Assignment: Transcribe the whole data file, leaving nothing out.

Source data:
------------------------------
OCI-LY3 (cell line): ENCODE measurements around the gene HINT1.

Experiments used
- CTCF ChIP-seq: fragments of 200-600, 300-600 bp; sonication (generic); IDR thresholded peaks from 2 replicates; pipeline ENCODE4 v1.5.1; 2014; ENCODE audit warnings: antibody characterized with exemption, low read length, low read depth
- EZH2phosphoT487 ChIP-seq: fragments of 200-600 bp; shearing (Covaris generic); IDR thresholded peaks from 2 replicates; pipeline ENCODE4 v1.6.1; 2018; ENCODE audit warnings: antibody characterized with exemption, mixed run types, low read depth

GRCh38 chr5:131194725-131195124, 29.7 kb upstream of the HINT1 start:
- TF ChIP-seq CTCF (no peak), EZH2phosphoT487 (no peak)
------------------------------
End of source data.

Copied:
OCI-LY3 (cell line): ENCODE measurements around the gene HINT1.

Experiments used
- CTCF ChIP-seq: fragments of 200-600, 300-600 bp; sonication (generic); IDR thresholded peaks from 2 replicates; pipeline ENCODE4 v1.5.1; 2014; ENCODE audit warnings: antibody characterized with exemption, low read length, low read depth
- EZH2phosphoT487 ChIP-seq: fragments of 200-600 bp; shearing (Covaris generic); IDR thresholded peaks from 2 replicates; pipeline ENCODE4 v1.6.1; 2018; ENCODE audit warnings: antibody characterized with exemption, mixed run types, low read depth

GRCh38 chr5:131194725-131195124, 29.7 kb upstream of the HINT1 start:
- TF ChIP-seq CTCF (no peak), EZH2phosphoT487 (no peak)